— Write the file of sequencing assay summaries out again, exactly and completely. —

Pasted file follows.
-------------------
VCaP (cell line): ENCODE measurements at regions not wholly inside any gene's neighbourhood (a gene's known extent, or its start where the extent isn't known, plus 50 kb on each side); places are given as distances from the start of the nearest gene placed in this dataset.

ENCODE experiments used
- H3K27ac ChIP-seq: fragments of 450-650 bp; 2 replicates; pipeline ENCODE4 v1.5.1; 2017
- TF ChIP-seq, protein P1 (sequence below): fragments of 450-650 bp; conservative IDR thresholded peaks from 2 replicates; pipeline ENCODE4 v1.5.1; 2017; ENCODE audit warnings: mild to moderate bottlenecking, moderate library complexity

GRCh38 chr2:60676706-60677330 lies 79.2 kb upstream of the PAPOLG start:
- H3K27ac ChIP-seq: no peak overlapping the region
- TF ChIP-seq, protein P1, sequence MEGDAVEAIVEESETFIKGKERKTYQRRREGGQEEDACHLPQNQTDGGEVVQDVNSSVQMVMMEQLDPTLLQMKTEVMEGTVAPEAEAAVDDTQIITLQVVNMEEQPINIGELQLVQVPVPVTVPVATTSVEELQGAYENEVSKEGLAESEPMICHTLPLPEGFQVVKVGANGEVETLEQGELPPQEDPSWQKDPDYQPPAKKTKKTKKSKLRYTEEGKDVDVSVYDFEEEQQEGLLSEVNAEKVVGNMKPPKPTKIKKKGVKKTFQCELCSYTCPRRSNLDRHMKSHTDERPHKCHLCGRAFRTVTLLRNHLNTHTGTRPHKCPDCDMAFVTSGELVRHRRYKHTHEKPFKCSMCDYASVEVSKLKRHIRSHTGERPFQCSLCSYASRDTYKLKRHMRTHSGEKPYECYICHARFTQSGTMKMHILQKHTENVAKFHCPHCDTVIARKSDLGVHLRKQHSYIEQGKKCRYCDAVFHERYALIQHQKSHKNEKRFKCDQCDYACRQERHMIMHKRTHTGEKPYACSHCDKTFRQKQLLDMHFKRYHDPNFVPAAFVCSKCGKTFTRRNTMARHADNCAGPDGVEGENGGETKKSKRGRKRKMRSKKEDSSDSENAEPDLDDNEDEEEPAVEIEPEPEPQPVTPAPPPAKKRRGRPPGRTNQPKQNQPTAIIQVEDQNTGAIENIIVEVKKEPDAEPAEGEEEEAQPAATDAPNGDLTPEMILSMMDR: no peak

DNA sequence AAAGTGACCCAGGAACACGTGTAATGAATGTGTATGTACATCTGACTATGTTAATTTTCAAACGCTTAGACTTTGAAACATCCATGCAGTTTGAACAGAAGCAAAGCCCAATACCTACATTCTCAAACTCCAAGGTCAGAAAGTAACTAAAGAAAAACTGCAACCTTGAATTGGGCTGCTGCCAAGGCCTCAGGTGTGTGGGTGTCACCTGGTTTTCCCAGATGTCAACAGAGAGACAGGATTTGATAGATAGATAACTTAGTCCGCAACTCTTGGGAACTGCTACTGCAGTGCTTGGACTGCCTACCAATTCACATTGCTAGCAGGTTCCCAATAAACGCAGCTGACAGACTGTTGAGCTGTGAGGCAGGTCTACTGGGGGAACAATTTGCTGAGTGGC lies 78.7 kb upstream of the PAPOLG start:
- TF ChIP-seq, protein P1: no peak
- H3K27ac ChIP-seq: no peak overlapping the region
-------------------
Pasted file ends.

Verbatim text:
VCaP (cell line): ENCODE measurements at regions not wholly inside any gene's neighbourhood (a gene's known extent, or its start where the extent isn't known, plus 50 kb on each side); places are given as distances from the start of the nearest gene placed in this dataset.

ENCODE experiments used
- H3K27ac ChIP-seq: fragments of 450-650 bp; 2 replicates; pipeline ENCODE4 v1.5.1; 2017
- TF ChIP-seq, protein P1 (sequence below): fragments of 450-650 bp; conservative IDR thresholded peaks from 2 replicates; pipeline ENCODE4 v1.5.1; 2017; ENCODE audit warnings: mild to moderate bottlenecking, moderate library complexity

GRCh38 chr2:60676706-60677330 lies 79.2 kb upstream of the PAPOLG start:
- H3K27ac ChIP-seq: no peak overlapping the region
- TF ChIP-seq, protein P1, sequence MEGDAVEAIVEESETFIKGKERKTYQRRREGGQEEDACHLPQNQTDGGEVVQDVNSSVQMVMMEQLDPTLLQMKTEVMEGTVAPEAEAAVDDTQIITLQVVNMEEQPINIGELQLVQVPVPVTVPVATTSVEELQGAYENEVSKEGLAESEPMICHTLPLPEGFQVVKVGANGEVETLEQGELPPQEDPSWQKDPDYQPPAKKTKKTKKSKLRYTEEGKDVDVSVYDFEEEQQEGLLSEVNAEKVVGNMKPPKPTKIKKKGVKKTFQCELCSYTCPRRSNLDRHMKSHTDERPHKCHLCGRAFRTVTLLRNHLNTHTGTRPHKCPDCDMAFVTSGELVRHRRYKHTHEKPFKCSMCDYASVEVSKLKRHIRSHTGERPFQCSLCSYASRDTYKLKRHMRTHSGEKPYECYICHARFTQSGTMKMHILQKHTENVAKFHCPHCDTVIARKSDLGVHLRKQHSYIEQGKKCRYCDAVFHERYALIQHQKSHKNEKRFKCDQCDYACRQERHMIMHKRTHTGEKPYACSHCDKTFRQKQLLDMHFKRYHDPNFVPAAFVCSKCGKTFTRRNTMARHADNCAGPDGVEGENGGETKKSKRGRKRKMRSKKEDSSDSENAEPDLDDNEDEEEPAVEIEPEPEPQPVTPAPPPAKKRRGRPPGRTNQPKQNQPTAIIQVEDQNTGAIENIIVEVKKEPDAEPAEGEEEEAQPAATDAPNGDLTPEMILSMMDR: no peak

DNA sequence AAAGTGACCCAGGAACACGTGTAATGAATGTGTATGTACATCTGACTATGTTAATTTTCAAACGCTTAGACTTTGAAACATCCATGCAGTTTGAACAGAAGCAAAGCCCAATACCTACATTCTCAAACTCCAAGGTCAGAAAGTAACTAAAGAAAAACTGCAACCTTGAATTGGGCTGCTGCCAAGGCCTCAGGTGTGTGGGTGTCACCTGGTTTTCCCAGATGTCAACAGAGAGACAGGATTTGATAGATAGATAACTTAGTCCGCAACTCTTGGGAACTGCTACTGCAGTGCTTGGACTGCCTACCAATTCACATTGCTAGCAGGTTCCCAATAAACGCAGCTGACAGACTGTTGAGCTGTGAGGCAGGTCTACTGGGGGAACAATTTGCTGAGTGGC lies 78.7 kb upstream of the PAPOLG start:
- TF ChIP-seq, protein P1: no peak
- H3K27ac ChIP-seq: no peak overlapping the region